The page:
Divrei Torah - Rosh HaShana

How are You Doing?



Administrator and Rabbinical Advisor of B'Ahavat Yisrael

As we approach the beginning of the Jewish High Holy Days, known as Rosh HaShana, an anecdote involving one of our latter-day great Torah scholars can shed light on the direction in life that these days of introspection are to point us in.

In his Mekor Barukh, R. Barukh HaLevi Epstein, translated in My Uncle the Netziv, pp. 50-54, tells of an encounter he witnessed between the famed R. Yosef Dov Soloveitchik (1820 – 1892) and a former student while R. Soloveitchik was meeting with a number of people as he happened to visit a given town.

After a few minutes of talking to him, R. Soloveitchik asked the student, “How are you doing?”  The student responded, “Thank G-d, my business is going well.  About a year ago my brother-in-law and I opened up a store that sells sugar.  We have already seen blessing and, in fact, we just heard that the price of sugar has gone up and will probably go up again.  We have great hope of making a handsome profit on our stock.”

After a little while passed, R. Soloveitchik again asked the student, “How are you doing?”  The student patiently responded, “As I told my rebbe, my business is going well, and we are seeing great blessing from it.”

After more time passed, R. Soloveitchik again turned to the student and asked, “How are you doing?”  The student, perplexed, like the others who were present during this discussion, and feeling embarrassed for his former teacher, turned to R. Soloveitchik and asked, “Why does the rebbe keep troubling himself to repeat the same question so many times?  I have already answered you twice that, thank G-d, my business is going well.”

Seeing the confusion of his student and all present, R. Soloveitchik responded, “Although you answered the question in accordance with your understanding of it, you obviously misunderstood it and answered a question that I had not even asked you.  So I decided to ask it again, in the hope that maybe this time your understanding would improve…Again, you gave me the same answer to the same unasked question.  So I tried a third time…again you answered the wrong question…So I have no choice but to explain it to you in order to get a proper response.”

R. Soloveitchik continued to explain, “Everyone knows that a person’s lot in this world – his health and possessions, his wealth and poverty, his tragedies and joys, everything that happens to him – all come from the hand of Divine Providence.  G-d looks down on every human being and blesses him in accordance with his deeds.  A person who performs good deeds may be inspired from above to go to a certain place and acquire certain merchandise, to go into business with a particular person, to buy and sell at the most opportune time…Everything he accomplishes is only through the power granted him by Divine Providence…It follows that all a man does must not only be attributed to him alone, but rather to the One Who sent him…Yet there is one area of life from which G-d has, so to speak, removed Himself and which He has placed totally in the hands of people…fear of Heaven.  In that area, man has free reign to act in any way he pleases.  His decisions, his activities are truly his; he and no one else – not even G-d – creates them and controls them… Fear of Heaven includes all that is noble in a person’s life: love of Torah, perfection in Divine service, honesty, mercy, kindness, righteousness, justice, generosity, love of one’s fellow man, helping out a neighbor in distress, lifting up those that stumble, a good eye and a good heart, and everything else that shows an upright nature, both towards one’s fellow man and towards G-d.  In short, all one’s physical and material attainments are called ‘acts of G-d,’ for He is the one who accomplishes them through man, but a person’s spiritual attainments are called ‘acts of man,’ for only man performs them and has total control over them.”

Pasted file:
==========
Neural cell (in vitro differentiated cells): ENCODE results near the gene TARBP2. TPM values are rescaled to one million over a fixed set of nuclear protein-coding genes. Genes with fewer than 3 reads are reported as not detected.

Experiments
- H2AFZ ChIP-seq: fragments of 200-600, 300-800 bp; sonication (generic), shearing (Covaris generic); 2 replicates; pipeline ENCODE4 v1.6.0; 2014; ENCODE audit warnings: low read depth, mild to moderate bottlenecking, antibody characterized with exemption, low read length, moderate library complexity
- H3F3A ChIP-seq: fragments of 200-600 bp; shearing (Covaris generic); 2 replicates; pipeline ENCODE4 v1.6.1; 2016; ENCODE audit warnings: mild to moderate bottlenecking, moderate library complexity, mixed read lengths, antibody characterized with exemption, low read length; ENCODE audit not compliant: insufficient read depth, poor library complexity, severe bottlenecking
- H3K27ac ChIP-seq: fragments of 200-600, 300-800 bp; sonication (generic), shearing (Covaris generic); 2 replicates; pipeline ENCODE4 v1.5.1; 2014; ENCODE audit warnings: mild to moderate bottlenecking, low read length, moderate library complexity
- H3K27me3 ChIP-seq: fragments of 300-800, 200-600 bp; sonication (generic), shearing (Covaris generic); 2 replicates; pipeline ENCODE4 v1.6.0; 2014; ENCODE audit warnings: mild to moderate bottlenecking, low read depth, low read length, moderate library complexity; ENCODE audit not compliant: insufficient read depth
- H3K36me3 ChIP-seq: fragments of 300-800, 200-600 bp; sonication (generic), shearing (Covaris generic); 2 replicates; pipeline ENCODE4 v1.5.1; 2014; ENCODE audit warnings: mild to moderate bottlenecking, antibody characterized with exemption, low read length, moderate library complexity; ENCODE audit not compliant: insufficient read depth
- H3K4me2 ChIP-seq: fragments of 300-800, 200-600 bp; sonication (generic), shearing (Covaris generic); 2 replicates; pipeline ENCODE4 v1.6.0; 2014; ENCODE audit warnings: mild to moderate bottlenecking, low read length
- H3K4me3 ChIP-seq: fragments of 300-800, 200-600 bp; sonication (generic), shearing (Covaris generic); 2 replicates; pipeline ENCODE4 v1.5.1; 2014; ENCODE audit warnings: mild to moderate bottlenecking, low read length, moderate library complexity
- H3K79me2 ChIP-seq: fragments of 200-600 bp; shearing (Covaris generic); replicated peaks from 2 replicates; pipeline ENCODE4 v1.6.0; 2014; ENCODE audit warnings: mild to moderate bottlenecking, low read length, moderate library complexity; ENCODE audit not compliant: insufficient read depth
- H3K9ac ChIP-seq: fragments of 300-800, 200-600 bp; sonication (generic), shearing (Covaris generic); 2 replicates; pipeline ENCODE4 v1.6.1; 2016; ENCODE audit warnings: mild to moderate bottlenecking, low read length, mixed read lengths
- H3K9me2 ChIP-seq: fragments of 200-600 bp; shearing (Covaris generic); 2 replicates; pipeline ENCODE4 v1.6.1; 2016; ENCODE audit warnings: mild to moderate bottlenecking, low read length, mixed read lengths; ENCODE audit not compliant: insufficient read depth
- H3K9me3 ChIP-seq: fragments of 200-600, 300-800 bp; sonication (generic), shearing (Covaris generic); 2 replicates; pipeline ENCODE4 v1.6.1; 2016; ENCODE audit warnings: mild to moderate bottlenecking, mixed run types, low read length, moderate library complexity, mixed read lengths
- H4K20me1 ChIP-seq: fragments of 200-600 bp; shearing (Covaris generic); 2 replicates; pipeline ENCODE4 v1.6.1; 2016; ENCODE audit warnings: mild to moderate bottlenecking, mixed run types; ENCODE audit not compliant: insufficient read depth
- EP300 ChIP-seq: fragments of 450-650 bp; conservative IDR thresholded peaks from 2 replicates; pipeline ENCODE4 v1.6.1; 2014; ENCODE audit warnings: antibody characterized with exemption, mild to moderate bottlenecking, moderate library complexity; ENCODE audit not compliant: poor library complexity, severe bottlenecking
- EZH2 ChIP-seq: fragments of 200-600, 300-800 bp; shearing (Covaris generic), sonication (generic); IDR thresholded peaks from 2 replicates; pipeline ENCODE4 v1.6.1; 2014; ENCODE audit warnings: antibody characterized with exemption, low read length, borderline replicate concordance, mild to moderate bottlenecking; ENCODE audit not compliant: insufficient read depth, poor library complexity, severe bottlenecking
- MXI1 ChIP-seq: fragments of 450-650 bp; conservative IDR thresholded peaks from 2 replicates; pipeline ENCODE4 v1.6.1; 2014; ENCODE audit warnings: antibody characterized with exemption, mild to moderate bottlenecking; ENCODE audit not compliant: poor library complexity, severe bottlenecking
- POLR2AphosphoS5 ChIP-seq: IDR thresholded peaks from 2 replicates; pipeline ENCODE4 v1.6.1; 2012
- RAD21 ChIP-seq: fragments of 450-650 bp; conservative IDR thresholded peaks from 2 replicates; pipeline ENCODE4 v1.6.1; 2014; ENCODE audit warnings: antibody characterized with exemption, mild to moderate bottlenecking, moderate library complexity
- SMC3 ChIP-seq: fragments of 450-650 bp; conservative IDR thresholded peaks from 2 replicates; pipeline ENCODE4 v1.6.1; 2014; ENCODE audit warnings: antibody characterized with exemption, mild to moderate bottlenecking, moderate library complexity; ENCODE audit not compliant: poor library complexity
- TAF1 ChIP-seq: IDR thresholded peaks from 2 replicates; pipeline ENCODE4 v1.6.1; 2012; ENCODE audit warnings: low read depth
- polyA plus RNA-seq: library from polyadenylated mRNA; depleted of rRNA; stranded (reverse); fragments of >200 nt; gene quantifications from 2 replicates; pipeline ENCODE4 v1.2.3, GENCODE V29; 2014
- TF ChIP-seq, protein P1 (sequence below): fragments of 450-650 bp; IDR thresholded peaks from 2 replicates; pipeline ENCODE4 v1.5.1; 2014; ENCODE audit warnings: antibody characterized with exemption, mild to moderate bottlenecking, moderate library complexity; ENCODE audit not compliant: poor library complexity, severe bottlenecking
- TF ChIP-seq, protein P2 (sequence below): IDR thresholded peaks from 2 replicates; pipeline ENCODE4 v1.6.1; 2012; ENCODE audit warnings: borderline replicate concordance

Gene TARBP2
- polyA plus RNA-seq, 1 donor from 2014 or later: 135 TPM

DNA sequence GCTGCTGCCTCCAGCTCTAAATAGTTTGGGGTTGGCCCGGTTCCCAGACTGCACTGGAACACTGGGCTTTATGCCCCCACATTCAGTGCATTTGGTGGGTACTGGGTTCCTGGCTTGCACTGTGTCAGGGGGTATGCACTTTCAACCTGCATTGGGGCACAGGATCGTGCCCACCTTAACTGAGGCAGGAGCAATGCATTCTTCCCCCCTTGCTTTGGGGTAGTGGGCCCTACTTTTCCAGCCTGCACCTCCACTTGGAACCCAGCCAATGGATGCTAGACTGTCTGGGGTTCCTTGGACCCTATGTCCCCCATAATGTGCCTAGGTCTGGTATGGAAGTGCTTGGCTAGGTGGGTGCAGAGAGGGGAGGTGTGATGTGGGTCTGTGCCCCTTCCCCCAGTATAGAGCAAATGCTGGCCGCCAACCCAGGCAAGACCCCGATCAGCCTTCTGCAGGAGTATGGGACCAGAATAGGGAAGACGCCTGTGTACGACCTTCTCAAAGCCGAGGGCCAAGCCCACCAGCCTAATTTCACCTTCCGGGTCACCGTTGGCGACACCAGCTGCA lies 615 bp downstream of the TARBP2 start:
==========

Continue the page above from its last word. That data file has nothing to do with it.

“For this reason,” R. Soloveitchik concluded, turning his face toward the student, “had the purpose of my question been to inquire about your material success, your business and your possessions, I would have asked ‘How is G-d doing by you?’  Then you could have properly answered me, as you did, that G-d has placed in your heart the inspiration to purchase sugar and is seeing to it that you succeed in your business.  But as I asked you, ‘How are you doing?’ it should have been clear that I was referring to actions that are dependent upon you – totally within your will and ability to perform, actions that are completely yours.  It should have been clear that I was referring to your spiritual attainments.  You should have answered the question by telling me if you set aside a fixed time to study Torah every day… if your hand is stretched out to perform acts of charity or kindness…if you are modest and straightforward in business…if you act in a way that is pleasing both to Heaven and to your fellow man.  Instead, all I hear about is your sugar purchases!  But I did not ask about that aspect of your life at all!”

As we engage in introspection of our actions during the High Holy Days, G-d is asking of us, “How are you doing?” and is looking to us to think about how we are performing those actions that are exclusively ours – our adherence to His precepts, our charity, our kindness, our honesty.  May we have the wisdom to properly answer G-d’s question and the sense to truly perform our actions as they should be and to continually improve upon them – for our own sakes.


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